While money has been flooding into infrastructure and real-estate funds recently (as I noted two weeks ago) another type of listed fund is also now experiencing a fundraising boom: exchange-traded funds (ETFs). They are mostly thematic funds containing a small basket of stocks, in some cases fewer than 50. By contrast, most previous ETFs have been broader index trackers. The new ones are therefore riskier than buying a wide portfolio of companies.
From industrials to bitcoin
The most straightforward new ETF is Global X’s US Infrastructure Development UCITS ETF (LSE: PAVE). It holds 99 companies set to benefit from increasing infrastructure activity in the US, driven by President Biden’s $1.2trn Infrastructure Investment and Jobs Act. Top holdings include Nucor, Eaton Corp, Kansas City Southern, and Vulcan Materials. Over 70% of the stocks in the fund are in the industrials sector, while materials and mining businesses make up the second-largest category of stocks.
Rize’s Digital Payments Economy UCITS ETF (LSE: PMNT) focuses on the rise of fintech-payment platforms. It tracks the Foxberry Euromonitor Digital Payments Economy USD Net Total Return index, which comprises over 60 companies developing novel payment solutions, such as Mastercard, Visa, American Express and Paypal, as well as digital-money players Coinbase Global and Voyager Digital. It’s a fascinating sector, and payments processors are the hot ticket in fintech at present. Note, however, that valuations – even for the blue-chip players – are looking stretched.
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HanETF’s latest launch, ETC Group Digital Assets & Blockchain Equity UCITS (LSE: KOIN), tracks an index with around 30 stocks involved in blockchain-based securitisation and payments, digital asset-mining companies, exchanges, non-fungible tokens (NFTs) and stablecoins. Top holdings are likely to be Marathon Digital, which focuses on asset mining (the process whereby digital assets such as bitcoin are minted and released into circulation), Coinbase (a cryptocurrency exchange), Galaxy Digital (a blockchain specialist), and Riot Blockchain.
The top five holdings will probably comprise around 50% of the fund. It is based on the Solactive ETC Group Digital Assets and Blockchain Equity index and each stock is capped at 10% of the index. Other existing ETFs within this niche (Invesco’s Elwood Global Blockchain UCITS ETF, VanEck Vectors’ Digital Assets Equity UCITS ETF, and the Melanion BTC Equities Universe UCITS ETF) all charge over 0.65% in fees, while the KOIN ETF charges 0.6%. It’s cheaper but also more of a pure-play digital assets fund; some of the rival funds hold bigger, less focused technology outfits like Intel or chip giant TSMC.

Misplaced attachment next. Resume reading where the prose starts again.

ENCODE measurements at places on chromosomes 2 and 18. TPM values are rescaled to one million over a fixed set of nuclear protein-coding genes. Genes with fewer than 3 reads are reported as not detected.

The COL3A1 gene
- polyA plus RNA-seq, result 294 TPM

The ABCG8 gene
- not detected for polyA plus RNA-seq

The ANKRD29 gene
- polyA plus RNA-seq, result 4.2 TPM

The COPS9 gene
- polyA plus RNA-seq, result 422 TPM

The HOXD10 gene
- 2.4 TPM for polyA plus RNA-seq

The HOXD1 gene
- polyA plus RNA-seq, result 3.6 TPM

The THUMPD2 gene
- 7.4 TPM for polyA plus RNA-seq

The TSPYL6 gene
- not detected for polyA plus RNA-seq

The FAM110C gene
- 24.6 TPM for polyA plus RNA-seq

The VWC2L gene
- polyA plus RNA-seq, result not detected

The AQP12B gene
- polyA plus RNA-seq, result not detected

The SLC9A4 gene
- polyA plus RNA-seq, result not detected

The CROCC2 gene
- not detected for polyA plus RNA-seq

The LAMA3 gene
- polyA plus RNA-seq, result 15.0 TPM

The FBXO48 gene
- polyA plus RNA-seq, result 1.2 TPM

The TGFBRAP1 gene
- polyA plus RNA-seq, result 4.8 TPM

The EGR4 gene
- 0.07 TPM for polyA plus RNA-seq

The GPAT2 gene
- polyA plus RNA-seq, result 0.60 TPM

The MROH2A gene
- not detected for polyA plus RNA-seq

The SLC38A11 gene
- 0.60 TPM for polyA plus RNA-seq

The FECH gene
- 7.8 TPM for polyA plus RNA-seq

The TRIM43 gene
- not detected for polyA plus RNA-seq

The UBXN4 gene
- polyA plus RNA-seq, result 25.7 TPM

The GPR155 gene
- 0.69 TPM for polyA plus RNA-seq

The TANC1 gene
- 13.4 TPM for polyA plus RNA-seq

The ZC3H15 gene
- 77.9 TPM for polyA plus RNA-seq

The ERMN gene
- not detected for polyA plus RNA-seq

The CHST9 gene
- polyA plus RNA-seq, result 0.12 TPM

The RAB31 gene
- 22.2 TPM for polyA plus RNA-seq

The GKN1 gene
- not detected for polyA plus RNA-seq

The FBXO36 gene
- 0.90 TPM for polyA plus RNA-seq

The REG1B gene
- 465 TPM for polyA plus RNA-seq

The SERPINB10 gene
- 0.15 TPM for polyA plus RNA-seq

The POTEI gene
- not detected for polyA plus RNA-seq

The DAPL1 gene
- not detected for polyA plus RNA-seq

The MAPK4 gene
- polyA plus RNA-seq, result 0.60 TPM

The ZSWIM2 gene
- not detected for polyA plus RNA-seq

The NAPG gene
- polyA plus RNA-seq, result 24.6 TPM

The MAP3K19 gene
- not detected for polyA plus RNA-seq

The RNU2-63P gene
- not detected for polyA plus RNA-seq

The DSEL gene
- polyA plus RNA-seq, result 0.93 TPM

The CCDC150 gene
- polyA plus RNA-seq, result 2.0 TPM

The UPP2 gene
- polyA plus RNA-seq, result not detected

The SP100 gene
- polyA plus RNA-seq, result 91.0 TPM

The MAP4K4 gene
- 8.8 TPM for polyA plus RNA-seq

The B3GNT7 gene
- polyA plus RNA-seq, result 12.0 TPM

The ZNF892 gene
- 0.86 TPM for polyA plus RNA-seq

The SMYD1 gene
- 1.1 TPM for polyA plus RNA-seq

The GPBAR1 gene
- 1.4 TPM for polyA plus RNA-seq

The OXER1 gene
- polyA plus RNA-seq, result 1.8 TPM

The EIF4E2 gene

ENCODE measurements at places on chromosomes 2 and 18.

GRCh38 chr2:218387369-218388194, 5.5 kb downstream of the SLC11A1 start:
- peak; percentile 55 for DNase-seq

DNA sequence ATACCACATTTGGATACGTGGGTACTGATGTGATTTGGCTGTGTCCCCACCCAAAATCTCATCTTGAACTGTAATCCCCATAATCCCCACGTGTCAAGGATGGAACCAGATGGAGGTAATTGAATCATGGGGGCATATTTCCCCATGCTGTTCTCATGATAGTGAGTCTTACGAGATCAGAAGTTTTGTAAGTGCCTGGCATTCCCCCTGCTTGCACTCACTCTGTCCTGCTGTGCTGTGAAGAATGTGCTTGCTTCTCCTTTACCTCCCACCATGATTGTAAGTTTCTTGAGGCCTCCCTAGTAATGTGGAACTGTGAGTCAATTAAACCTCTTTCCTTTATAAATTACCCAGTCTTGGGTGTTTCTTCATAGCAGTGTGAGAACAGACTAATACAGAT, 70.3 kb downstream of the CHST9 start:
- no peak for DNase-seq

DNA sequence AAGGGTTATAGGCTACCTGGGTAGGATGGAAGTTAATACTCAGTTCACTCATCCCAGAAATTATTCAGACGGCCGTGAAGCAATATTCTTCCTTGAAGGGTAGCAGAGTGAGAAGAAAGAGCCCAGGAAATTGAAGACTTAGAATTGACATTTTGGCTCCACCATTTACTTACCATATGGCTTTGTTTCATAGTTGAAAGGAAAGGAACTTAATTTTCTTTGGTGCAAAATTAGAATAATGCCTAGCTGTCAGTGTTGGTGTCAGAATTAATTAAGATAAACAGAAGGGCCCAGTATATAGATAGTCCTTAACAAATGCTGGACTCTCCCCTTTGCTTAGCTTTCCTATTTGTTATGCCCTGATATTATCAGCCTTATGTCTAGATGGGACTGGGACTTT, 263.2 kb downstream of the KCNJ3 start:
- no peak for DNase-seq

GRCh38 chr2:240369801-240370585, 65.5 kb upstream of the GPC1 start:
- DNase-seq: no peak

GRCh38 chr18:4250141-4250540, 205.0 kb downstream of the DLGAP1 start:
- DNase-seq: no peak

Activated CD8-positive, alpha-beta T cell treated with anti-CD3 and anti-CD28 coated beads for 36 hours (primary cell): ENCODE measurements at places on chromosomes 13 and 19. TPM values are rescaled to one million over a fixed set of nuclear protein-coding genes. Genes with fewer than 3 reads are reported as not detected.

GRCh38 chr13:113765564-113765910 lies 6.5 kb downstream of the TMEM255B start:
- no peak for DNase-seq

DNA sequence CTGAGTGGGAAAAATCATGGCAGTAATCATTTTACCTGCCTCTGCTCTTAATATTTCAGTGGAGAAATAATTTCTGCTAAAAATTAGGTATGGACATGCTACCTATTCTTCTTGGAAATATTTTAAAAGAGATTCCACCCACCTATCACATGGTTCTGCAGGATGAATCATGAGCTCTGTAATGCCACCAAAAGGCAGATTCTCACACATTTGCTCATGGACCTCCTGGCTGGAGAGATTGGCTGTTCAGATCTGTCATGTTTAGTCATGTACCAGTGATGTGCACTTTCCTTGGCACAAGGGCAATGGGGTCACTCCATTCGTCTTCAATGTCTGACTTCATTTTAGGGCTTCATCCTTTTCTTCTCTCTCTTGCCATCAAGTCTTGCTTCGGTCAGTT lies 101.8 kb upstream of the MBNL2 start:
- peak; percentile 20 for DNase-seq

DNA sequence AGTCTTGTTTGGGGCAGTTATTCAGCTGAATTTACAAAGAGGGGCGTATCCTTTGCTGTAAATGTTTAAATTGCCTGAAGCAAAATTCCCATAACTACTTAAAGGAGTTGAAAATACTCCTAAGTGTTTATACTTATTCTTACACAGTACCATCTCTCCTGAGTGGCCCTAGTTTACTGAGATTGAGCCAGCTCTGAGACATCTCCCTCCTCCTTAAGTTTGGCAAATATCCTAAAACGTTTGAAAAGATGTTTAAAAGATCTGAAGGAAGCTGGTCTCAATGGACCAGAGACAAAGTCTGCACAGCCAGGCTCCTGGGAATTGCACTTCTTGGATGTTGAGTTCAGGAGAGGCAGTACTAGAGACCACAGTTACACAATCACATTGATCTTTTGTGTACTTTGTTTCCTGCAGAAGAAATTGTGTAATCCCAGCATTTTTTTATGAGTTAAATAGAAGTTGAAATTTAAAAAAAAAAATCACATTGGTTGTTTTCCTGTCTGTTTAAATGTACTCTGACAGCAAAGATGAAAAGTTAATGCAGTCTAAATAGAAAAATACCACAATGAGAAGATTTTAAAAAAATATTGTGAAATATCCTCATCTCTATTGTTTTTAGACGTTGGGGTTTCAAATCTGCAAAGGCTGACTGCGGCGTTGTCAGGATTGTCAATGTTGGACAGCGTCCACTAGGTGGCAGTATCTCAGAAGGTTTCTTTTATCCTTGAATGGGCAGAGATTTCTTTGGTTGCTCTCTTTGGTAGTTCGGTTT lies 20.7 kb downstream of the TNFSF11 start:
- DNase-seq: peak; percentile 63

Amazon’s Alexa-inspired ETF
Most of us have probably dabbled with Amazon or Google smart-home devices, but these are just the tip of the iceberg of home-automation innovation, a fast-growing segment. VanEck Vectors Smart Home Active UCITS ETF (LSE: CAVE) is designed to cash in on this trend.
It differs from the ETFs mentioned so far because it is actively managed. Until now, virtually all ETFs have involved passively tracking an index. An active ETF looks and feels like a cross between an index-tracking fund and an investment trust: there is an “index” comprising a portfolio of 60 companies that generate their revenue or maintain assets in the “smart home ecosystem”, but there is also an active manager (Dutch investment boutique Dasym) that selects and changes the companies in that index on a monthly basis. I expect to see a great many more of these actively managed ETFs in the next few years, blurring the boundary between ETFs and investment trusts.
David Stevenson has been writing the Financial Times Adventurous Investor column for nearly 15 years and is also a regular columnist for Citywire.
He writes his own widely read Adventurous Investor SubStack newsletter at davidstevenson.substack.com
David has also had a successful career as a media entrepreneur setting up the big European fintech news and event outfit www.altfi.com as well as www.etfstream.com in the asset management space.
Before that, he was a founding partner in the Rocket Science Group, a successful corporate comms business.
David has also written a number of books on investing, funds, ETFs, and stock picking and is currently a non-executive director on a number of stockmarket-listed funds including Gresham House Energy Storage and the Aurora Investment Trust.
In what remains of his spare time he is a presiding justice on the Southampton magistrates bench.
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